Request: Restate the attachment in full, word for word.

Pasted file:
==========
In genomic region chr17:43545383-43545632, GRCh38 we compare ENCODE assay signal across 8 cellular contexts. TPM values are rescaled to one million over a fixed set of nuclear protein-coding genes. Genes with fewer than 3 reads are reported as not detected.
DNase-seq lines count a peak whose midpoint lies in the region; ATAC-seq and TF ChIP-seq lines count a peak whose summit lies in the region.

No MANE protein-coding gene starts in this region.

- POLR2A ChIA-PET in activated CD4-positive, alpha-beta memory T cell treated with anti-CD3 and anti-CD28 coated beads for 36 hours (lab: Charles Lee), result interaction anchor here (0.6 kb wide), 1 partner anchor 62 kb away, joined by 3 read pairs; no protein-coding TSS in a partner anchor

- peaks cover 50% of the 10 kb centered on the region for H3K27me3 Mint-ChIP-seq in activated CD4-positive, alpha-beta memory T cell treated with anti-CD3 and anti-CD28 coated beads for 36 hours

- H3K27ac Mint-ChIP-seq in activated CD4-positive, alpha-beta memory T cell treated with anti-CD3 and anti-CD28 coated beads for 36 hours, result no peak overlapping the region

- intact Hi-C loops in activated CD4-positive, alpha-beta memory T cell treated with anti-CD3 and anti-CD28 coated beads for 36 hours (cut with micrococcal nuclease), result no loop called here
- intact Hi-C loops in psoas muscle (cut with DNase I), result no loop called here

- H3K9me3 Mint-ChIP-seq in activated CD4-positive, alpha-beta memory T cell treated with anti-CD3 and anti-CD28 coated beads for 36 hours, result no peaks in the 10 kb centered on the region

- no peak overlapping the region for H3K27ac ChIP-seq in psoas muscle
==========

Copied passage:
In genomic region chr17:43545383-43545632, GRCh38 we compare ENCODE assay signal across 8 cellular contexts. TPM values are rescaled to one million over a fixed set of nuclear protein-coding genes. Genes with fewer than 3 reads are reported as not detected.
DNase-seq lines count a peak whose midpoint lies in the region; ATAC-seq and TF ChIP-seq lines count a peak whose summit lies in the region.

No MANE protein-coding gene starts in this region.

- POLR2A ChIA-PET in activated CD4-positive, alpha-beta memory T cell treated with anti-CD3 and anti-CD28 coated beads for 36 hours (lab: Charles Lee), result interaction anchor here (0.6 kb wide), 1 partner anchor 62 kb away, joined by 3 read pairs; no protein-coding TSS in a partner anchor

- peaks cover 50% of the 10 kb centered on the region for H3K27me3 Mint-ChIP-seq in activated CD4-positive, alpha-beta memory T cell treated with anti-CD3 and anti-CD28 coated beads for 36 hours

- H3K27ac Mint-ChIP-seq in activated CD4-positive, alpha-beta memory T cell treated with anti-CD3 and anti-CD28 coated beads for 36 hours, result no peak overlapping the region

- intact Hi-C loops in activated CD4-positive, alpha-beta memory T cell treated with anti-CD3 and anti-CD28 coated beads for 36 hours (cut with micrococcal nuclease), result no loop called here
- intact Hi-C loops in psoas muscle (cut with DNase I), result no loop called here

- H3K9me3 Mint-ChIP-seq in activated CD4-positive, alpha-beta memory T cell treated with anti-CD3 and anti-CD28 coated beads for 36 hours, result no peaks in the 10 kb centered on the region

- no peak overlapping the region for H3K27ac ChIP-seq in psoas muscle